Concerning the balance of payments statistics, although it affects the national statistics and not the ECB's, I shall briefly refer to the intention to increase the threshold above which reporting obligations for cross-border payments in euro will exist from EUR 12,500 to EUR 50,000, as stated in a proposal for a Regulation of the European Parliament and the Council. The implementation of this proposal would force the development of alternative statistical procedures to collect data on some balance of payments items – mainly services, income and transfers. A deterioration in the national balance of payments data would reduce the quality of national accounts, notably gross domestic product and gross national income, with negative effects on national and euro area statistics. In order to have enough time to develop new sources of statistical information to replace existing data, it would be advisable to postpone the implementation of the new threshold until 2006, instead of until 2004 as foreseen.

Let me now refer to our monthly statistics on securities issues, redemptions and amounts outstanding in euro (by all issuers) and by issuers resident in the euro area (in all currencies) with good coverage and sectoral detail about the issuer. There is still a notable omission in that equity issues are not covered, mainly because of valuation problems. But our main difficulty, which affects all areas of ECB statistics, is in identifying holders. We believe that the best approach is to assemble, mainly from existing sources, a database of issues with all statistically relevant information about them – a valuable product in itself – and then add, from existing reporting agents, custodians and other sources, information which is as complete as possible about who holds them.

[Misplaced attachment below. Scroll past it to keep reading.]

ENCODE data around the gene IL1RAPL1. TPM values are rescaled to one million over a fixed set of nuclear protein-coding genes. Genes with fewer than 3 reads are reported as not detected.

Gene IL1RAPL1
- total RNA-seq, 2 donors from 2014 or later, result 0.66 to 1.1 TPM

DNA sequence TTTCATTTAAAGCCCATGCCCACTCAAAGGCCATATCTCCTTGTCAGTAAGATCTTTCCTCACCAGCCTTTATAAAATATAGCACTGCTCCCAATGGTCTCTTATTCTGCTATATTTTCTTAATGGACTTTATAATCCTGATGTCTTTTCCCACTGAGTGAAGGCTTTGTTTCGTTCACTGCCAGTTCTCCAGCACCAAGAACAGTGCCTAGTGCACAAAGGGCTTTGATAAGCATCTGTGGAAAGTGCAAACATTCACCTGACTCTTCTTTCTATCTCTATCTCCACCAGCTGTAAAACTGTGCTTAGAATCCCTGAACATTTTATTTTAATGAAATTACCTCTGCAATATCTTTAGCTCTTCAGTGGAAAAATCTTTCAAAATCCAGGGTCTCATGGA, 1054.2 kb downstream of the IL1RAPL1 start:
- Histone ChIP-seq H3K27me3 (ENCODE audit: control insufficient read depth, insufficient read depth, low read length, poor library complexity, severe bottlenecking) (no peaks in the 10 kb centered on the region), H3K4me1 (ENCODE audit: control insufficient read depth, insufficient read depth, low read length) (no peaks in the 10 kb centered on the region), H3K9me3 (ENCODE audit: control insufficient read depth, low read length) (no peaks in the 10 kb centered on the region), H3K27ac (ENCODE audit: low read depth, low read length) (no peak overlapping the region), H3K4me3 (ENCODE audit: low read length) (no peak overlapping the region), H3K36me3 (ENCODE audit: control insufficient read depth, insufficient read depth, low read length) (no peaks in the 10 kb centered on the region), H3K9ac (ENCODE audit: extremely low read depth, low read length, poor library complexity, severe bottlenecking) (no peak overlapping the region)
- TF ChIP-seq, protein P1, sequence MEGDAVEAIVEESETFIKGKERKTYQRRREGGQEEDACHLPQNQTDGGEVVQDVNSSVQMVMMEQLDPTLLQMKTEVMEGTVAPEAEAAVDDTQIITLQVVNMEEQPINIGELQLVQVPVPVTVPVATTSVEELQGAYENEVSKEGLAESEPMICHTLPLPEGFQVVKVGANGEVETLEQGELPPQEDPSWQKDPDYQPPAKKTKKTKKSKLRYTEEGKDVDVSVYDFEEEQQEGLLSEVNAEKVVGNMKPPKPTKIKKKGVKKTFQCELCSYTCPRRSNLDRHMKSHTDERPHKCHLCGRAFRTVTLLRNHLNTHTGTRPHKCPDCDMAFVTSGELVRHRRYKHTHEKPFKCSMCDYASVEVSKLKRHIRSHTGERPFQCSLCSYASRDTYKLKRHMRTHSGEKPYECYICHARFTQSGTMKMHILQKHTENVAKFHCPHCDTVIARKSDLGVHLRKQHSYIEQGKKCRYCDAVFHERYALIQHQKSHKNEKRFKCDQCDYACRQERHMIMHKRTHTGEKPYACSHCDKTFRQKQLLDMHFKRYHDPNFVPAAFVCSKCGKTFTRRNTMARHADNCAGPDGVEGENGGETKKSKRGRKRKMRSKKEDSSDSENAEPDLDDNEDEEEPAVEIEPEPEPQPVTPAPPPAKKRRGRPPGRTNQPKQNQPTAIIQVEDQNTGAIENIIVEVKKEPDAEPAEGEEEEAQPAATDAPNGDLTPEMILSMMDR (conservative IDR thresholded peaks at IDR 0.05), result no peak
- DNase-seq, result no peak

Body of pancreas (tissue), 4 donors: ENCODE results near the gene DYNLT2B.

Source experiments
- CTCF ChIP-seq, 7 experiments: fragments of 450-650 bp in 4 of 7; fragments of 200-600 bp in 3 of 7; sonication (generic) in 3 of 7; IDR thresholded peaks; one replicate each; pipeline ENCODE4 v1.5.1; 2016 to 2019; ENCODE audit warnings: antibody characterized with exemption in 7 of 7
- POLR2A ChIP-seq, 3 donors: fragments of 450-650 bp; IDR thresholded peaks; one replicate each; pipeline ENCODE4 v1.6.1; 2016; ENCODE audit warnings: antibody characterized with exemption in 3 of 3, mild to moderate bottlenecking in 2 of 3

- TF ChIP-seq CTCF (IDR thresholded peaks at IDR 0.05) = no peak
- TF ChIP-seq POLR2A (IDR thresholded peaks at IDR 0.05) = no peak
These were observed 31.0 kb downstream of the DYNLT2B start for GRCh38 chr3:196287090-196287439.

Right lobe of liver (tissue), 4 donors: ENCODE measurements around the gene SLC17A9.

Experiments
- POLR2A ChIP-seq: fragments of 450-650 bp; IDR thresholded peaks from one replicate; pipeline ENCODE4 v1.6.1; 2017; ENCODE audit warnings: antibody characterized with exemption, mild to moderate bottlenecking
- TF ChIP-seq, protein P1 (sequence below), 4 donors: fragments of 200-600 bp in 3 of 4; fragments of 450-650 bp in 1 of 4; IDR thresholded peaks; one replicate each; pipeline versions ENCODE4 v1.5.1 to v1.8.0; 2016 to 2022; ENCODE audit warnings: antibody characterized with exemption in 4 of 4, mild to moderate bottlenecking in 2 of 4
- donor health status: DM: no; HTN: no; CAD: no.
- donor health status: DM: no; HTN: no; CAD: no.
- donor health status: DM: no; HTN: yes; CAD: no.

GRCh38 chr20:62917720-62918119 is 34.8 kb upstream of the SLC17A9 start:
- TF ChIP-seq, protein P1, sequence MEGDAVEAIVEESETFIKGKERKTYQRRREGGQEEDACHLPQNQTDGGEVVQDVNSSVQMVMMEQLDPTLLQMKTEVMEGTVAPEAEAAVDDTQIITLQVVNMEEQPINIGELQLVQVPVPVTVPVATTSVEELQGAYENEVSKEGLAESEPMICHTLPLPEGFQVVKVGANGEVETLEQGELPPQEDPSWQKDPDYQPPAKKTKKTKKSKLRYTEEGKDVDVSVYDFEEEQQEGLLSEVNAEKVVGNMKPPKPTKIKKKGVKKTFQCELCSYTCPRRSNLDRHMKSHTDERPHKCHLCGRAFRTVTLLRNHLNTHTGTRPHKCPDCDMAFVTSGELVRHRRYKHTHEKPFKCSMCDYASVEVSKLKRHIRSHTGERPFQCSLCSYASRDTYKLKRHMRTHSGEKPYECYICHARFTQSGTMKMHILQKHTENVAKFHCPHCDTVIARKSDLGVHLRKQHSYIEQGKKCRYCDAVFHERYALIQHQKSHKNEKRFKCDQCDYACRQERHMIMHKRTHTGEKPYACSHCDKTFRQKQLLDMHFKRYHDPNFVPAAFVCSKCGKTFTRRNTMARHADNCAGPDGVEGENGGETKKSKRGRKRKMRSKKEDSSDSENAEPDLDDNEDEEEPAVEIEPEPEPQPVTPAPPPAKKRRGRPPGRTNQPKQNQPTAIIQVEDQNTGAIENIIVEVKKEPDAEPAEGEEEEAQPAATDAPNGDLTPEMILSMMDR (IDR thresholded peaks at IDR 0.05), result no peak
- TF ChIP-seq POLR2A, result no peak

This brings me to financial accounts – essentially a matrix, by financial instrument on one side and economic sector of holder or borrower on the other, in terms of flows or transactions and amounts outstanding, with a quarterly frequency. It will take the ECB some years to complete all cells in the matrix at euro area level, if it is ever possible to do so. But the version now available, in the form of the table of financing and investment of non-financial sectors published in the ECB's Monthly Bulletin, already gives us a broader view of financial assets and indebtedness, with useful sector detail, than we could obtain from the monetary, securities issues statistics or indeed balance of payments statistics alone. In effect, the financial accounts bring all of these sources of information together, and offer us the possibility of being able to conduct monetary analysis in a framework which can accommodate the developing complexity of financial markets in the euro area. Much of the monetary policy interest in this information lies in my view in the balance sheet data, where we can see the overall level and pattern of indebtedness of households, non-financial corporations and government in the euro area, and financial assets held.

Conclusion

At the ECB we are fully aware that our statistics are far from being perfect. We certainly do not have perfect statistics, we simply have good statistics, i.e. statistics which enable us to conduct our monetary policy properly and to provide the outside world with an acceptable level of information on monetary, banking and financial developments.

Since the "old EMI times" we have made a good deal of progress. However, we are fully aware of the need to improve the statistical system of the ECB and we are prepared to do so. We are prepared to move from our "good" statistical system to a "better" one. We have the basis and the means to do so in terms of human and technical resources, support and co-operation. Compared with the past, I have noticed that the criticism regarding the quality of Eurosystem statistics has decreased. This could mean that we have developed certain improvements, but it could also mean that we are now more prepared to agree on what I already said three years ago, namely that we do not need a scalpel to cut a slice of bread, a sharp knife will do. And the statistical knife of the ECB is accurate enough.